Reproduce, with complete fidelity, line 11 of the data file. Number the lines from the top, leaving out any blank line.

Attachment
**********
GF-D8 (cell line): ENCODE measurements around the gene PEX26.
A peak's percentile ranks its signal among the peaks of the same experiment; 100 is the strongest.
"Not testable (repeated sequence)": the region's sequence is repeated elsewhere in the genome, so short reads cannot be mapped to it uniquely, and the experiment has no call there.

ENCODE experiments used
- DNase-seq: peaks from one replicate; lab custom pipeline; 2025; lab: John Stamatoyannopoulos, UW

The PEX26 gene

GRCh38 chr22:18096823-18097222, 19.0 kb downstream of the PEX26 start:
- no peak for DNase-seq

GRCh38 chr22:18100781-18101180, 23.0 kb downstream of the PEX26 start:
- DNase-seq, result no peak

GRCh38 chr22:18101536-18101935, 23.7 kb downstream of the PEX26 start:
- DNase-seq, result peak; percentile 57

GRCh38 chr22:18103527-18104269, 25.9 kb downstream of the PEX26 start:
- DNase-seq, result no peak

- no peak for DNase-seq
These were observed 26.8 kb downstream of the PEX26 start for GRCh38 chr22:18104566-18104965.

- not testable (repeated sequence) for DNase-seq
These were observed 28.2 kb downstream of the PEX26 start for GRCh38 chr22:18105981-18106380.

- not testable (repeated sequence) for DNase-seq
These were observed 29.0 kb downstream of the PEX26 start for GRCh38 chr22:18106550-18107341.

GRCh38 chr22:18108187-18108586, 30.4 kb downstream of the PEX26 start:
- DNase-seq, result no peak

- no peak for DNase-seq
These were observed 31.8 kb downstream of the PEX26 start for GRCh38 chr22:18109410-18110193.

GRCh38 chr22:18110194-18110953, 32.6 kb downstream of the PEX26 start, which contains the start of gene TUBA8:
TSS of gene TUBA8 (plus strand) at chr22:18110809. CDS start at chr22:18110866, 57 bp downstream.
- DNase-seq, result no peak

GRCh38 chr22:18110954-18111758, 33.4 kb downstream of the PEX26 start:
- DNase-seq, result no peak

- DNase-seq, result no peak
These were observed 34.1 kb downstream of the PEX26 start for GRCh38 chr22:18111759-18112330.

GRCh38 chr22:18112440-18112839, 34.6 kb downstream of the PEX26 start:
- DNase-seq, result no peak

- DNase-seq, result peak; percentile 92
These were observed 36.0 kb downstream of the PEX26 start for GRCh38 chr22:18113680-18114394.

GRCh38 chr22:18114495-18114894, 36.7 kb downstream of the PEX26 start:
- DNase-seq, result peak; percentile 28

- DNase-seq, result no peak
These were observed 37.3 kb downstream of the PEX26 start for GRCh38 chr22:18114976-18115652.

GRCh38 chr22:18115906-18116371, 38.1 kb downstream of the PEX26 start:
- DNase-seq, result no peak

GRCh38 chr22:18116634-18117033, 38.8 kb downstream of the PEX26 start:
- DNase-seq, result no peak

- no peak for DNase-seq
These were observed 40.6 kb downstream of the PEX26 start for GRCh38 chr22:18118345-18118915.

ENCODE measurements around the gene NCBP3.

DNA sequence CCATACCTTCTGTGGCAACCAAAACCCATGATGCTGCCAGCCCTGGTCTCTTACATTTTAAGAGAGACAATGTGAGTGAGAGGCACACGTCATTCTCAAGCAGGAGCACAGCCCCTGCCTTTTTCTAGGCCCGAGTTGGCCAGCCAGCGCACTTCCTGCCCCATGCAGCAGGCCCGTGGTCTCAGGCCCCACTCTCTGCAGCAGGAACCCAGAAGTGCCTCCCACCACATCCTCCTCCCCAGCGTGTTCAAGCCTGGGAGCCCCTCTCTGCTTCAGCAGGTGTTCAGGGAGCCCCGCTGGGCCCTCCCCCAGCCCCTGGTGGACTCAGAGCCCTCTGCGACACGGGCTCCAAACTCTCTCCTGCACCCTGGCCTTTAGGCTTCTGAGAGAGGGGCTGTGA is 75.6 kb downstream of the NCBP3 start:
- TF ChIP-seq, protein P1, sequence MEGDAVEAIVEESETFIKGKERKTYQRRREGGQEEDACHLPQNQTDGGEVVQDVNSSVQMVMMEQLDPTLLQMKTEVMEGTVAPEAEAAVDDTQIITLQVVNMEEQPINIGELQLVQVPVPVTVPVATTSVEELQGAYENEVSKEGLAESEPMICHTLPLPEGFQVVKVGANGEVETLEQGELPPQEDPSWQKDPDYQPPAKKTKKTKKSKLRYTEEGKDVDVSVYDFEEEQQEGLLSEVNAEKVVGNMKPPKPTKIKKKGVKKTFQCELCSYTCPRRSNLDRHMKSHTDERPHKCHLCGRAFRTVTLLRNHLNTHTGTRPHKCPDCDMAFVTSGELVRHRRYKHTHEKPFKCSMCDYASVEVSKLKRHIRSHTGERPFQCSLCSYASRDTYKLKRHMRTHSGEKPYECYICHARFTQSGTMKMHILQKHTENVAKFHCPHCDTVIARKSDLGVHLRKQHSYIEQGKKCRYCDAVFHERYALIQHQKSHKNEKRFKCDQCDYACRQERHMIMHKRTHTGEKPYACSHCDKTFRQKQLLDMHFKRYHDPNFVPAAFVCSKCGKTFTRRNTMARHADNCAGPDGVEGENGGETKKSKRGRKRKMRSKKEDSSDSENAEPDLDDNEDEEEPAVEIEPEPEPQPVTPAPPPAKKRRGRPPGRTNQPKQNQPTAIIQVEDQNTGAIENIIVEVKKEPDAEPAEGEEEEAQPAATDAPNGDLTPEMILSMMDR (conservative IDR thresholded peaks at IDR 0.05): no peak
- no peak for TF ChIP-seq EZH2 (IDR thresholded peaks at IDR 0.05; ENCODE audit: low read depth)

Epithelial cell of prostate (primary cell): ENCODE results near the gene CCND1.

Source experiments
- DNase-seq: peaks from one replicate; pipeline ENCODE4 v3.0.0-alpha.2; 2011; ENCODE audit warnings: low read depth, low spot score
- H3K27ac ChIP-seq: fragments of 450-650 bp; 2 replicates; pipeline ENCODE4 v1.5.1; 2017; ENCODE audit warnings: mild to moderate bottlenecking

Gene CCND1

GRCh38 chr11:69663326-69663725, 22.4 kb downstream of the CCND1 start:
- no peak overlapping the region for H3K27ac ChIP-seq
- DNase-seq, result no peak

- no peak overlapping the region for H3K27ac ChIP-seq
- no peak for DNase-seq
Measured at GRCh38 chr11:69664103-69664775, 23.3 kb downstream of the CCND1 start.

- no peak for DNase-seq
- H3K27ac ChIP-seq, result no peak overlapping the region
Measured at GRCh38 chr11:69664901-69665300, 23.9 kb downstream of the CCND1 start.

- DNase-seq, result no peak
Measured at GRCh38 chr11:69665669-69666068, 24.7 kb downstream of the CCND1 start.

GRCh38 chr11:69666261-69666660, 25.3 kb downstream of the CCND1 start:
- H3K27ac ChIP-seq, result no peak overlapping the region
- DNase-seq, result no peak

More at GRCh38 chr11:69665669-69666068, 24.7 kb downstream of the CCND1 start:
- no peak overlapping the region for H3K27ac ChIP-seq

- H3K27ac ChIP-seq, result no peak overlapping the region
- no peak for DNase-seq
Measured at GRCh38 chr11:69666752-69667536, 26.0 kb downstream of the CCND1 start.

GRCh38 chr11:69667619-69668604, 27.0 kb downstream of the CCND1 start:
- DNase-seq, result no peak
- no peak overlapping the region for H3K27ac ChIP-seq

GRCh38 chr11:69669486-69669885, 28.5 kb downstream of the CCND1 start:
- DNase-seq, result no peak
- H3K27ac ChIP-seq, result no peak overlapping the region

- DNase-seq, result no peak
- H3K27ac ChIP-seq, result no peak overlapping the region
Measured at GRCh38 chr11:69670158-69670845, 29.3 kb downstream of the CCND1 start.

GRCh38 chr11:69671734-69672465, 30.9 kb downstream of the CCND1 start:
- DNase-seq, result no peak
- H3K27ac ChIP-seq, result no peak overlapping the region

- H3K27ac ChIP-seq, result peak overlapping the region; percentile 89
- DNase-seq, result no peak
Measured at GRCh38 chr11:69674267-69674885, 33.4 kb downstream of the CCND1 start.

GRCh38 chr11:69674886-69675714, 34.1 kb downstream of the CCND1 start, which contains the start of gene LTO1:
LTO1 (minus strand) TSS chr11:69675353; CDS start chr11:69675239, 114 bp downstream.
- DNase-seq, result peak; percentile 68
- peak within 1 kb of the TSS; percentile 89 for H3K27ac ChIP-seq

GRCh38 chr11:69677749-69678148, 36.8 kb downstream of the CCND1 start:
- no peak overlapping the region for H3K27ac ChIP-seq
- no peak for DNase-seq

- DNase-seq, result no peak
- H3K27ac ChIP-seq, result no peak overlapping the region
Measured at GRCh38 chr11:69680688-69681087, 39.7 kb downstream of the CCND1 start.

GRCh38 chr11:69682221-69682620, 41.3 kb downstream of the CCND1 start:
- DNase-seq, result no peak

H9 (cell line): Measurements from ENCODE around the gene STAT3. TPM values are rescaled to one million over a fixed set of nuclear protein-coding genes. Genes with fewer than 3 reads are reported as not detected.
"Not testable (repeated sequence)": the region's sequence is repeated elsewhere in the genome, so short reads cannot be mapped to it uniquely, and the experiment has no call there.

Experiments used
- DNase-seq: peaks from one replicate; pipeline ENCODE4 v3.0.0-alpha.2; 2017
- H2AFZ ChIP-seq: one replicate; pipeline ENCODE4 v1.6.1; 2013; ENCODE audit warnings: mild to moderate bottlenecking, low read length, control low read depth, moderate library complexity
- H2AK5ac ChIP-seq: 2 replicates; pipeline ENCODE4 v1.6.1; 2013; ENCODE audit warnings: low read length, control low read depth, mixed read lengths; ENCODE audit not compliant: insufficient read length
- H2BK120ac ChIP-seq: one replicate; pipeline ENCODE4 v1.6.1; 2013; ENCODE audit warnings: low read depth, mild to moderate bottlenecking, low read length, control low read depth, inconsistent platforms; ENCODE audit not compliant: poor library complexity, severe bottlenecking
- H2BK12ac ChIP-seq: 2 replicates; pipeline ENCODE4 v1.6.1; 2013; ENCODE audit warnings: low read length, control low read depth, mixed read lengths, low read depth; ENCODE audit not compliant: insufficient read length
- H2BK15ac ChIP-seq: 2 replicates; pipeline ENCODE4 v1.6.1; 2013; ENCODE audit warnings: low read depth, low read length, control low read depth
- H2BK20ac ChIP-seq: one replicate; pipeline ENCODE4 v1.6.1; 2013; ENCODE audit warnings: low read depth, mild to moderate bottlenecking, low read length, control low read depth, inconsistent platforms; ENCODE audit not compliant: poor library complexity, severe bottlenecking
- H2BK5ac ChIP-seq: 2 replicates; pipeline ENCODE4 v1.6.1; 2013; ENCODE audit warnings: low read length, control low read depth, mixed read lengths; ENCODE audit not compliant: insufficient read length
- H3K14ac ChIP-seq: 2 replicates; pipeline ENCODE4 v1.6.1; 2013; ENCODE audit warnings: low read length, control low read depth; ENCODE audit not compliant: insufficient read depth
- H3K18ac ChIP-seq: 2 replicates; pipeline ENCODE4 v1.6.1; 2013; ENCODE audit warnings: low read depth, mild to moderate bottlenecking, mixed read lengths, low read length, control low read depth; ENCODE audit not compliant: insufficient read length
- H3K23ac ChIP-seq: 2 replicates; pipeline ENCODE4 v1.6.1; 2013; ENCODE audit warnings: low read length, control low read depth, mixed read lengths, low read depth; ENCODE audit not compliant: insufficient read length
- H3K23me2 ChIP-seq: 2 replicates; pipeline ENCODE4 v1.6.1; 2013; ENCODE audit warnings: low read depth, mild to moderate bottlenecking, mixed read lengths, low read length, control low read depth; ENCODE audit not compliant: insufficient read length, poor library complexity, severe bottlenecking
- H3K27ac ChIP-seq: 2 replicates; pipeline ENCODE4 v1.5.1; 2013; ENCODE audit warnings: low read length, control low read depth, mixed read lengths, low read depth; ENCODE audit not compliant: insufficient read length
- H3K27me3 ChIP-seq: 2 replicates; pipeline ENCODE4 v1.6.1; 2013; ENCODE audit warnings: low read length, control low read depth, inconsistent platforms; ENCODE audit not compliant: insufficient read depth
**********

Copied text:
GRCh38 chr22:18101536-18101935, 23.7 kb downstream of the PEX26 start: